Both the European Medicines Agency (EMA) safety committee and the WHO advisory committee on vaccine safety were due to meet on 16 March to discuss reports of blood clots in patients who have received the Oxford/AstraZeneca vaccine.
Several EU countries have paused vaccinations with the Oxford/AstraZeneca jab in recent days, despite a statement from the EMA that ‘benefits of the AstraZeneca vaccine in preventing COVID-19, with its associated risk of hospitalisation and death, outweigh the risks of side effects’.
AstraZeneca has said that ‘careful review of all available safety data of more than 17m people vaccinated in the EU and UK’ with its vaccine ‘has shown no evidence of an increased risk of pulmonary embolism, deep vein thrombosis (DVT) or thrombocytopenia, in any defined age group, gender, batch or in any particular country’.
Both the BMA and RCGP have spoken out in support of the vaccine – and NHS England medical director for primary care Dr Nikki Kanani said on Twitter that it was ‘safe and effective’. The RCGP has said patients have continued to accept invitations to vaccination clinics – although at least one GP reported ‘cancellations and gaps’ in clinics ‘due to the unproven reports’.
— Dr Nikita Kanani (@NikkiKF) March 15, 2021
A statement from AstraZeneca said: ‘So far across the EU and UK, there have been 15 events of DVT and 22 events of pulmonary embolism reported among those given the vaccine, based on the number of cases the company has received as of 8 March. This is much lower than would be expected to occur naturally in a general population of this size and is similar across other licensed COVID-19 vaccines.
‘The monthly safety report will be made public on the European Medicines Agency website in the following week, in line with exceptional transparency measures for COVID-19.’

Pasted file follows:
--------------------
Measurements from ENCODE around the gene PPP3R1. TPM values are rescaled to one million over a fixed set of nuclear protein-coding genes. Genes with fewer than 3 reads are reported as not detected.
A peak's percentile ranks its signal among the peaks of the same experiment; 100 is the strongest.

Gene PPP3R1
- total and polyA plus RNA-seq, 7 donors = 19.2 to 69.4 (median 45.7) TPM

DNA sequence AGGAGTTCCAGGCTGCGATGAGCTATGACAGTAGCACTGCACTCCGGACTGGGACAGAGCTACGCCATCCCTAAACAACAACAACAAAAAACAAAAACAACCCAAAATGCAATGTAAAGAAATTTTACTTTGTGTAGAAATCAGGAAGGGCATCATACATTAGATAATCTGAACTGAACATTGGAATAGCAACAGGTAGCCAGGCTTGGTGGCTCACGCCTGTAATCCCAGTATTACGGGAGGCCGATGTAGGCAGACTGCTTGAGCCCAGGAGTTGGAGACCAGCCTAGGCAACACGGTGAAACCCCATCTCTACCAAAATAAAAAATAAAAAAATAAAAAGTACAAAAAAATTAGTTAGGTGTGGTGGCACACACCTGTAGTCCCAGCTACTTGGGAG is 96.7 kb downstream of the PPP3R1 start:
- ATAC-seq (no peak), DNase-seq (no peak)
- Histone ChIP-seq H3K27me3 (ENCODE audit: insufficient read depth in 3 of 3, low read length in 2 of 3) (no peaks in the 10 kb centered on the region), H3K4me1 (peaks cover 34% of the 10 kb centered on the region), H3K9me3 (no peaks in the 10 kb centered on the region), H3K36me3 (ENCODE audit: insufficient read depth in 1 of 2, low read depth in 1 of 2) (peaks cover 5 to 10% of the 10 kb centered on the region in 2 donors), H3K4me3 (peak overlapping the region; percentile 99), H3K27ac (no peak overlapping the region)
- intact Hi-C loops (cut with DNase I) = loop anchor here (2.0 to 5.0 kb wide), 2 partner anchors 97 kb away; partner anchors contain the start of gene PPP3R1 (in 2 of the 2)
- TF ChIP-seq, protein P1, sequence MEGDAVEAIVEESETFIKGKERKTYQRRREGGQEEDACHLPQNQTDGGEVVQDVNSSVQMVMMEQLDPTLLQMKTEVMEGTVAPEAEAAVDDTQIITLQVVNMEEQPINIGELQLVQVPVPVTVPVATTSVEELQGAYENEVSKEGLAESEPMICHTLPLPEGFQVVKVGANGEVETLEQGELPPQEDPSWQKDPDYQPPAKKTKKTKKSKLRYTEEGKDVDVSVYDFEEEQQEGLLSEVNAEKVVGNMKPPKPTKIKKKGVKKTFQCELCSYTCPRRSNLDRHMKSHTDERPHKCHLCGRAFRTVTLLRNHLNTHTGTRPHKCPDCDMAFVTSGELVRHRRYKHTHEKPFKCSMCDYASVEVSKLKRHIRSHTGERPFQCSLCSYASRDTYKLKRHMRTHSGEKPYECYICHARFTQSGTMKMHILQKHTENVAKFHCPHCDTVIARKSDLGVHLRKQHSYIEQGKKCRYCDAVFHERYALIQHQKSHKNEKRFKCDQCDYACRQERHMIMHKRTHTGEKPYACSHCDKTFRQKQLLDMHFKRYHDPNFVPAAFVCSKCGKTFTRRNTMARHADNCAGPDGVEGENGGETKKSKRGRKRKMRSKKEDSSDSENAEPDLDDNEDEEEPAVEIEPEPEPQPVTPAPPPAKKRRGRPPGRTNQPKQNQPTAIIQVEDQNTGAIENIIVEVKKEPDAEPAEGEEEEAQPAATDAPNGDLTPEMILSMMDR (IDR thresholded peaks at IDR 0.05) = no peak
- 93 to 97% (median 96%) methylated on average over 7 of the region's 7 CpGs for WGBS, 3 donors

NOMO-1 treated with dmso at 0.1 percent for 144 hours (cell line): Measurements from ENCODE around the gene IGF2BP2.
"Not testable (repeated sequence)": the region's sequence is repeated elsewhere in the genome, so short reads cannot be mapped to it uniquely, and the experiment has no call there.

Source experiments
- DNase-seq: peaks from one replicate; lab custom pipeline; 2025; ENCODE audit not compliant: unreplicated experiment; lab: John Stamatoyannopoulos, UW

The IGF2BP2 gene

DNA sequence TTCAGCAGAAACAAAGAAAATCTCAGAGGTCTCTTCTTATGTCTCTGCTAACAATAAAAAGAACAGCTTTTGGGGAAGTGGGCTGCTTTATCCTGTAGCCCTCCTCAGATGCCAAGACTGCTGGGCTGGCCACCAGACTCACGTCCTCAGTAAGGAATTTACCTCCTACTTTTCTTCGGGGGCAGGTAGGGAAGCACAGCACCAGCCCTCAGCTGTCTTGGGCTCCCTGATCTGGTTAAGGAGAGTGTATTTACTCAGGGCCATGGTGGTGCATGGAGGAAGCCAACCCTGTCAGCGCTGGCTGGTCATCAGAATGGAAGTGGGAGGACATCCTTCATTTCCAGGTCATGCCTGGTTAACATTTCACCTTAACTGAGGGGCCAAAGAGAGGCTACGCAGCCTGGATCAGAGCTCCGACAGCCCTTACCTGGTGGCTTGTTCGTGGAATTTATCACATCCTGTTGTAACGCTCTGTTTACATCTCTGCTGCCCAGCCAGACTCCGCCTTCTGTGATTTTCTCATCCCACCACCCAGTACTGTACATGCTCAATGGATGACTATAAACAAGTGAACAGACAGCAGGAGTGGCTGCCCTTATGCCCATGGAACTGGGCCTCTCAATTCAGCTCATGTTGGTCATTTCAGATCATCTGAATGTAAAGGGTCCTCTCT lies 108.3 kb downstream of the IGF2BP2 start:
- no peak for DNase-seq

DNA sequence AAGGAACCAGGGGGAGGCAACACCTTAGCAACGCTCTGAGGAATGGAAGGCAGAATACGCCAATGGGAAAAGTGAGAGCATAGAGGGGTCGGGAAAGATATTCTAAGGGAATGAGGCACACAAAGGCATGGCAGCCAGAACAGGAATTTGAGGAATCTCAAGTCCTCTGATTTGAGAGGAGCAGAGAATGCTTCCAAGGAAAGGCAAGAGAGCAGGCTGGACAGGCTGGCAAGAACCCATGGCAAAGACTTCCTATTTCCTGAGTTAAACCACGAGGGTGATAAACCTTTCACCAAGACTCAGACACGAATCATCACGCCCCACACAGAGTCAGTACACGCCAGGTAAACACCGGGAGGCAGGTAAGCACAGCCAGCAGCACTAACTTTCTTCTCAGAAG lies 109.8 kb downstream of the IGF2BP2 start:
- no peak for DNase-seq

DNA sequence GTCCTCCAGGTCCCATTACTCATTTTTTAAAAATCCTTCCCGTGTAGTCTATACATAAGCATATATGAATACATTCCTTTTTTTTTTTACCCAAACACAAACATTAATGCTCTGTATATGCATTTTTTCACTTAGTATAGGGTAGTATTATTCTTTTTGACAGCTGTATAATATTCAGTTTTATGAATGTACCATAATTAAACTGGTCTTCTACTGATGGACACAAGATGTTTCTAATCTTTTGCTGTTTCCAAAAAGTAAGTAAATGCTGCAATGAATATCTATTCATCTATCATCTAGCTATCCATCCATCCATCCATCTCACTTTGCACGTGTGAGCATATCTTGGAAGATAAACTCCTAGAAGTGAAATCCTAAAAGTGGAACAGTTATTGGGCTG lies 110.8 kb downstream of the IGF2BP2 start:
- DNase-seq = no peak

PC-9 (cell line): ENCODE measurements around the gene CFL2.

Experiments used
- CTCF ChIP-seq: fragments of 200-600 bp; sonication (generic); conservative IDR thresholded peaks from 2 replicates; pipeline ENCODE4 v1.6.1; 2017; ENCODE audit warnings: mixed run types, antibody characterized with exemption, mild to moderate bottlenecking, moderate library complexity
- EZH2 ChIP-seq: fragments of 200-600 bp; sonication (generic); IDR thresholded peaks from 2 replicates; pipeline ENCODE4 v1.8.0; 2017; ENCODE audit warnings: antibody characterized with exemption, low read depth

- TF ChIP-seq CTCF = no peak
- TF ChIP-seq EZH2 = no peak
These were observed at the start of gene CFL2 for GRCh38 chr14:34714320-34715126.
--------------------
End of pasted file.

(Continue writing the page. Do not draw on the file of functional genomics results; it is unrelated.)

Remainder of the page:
It added that clinical trials for the vaccine found that thrombotic events ‘were lower in the vaccinated group’.
COVID-19 vaccine campaign
BMA public health medicine committee co-chair Dr Penelope Toff said: ‘The vaccination programme here in the UK has been incredibly successful – with over 11m doses of the Oxford/AstraZeneca vaccinations given and almost 25m COVID-19 vaccines in total – and is greatly contributing to protecting the health of the public and ensuring that life returns to normal as soon as possible.
‘It’s important to note the views of our own regulator, the Medicines and Healthcare products Regulatory Agency, the WHO and the EMA, who are still advocating that the Oxford/AstraZeneca vaccine is safe for use.
‘Given the enormous lifesaving benefits of the vaccine we should be continuing to encourage people to get both first and second doses of the AstraZeneca and Pfizer jab. It is vital to retain perspective and acknowledge the dreadful death toll from this virus as well as the lives that have and will continue to be saved as a result of the vaccination programme.’
RCGP chair Professor Martin Marshall said: ‘Over 24m in the UK have now been vaccinated, many of whom have successfully received the AstraZeneca vaccine with no side effects. Where patients have reported side effects such as flu-like symptoms and muscle aches, these have been minor and transient.
‘The public should be reassured that whilst these new vaccines were developed and approved at speed, no corners were cut and patient safety has been, and remains, paramount.
‘The MHRA has been unable to confirm that the reports of blood clots were caused by the vaccine and is advising people to get their vaccine when asked to do so.
‘The message we are hearing back from our GP members is that patients are following this advice, and GPs and our teams are continuing with the vaccination effort to ensure that as many people as possible are protected, as quickly as possible.’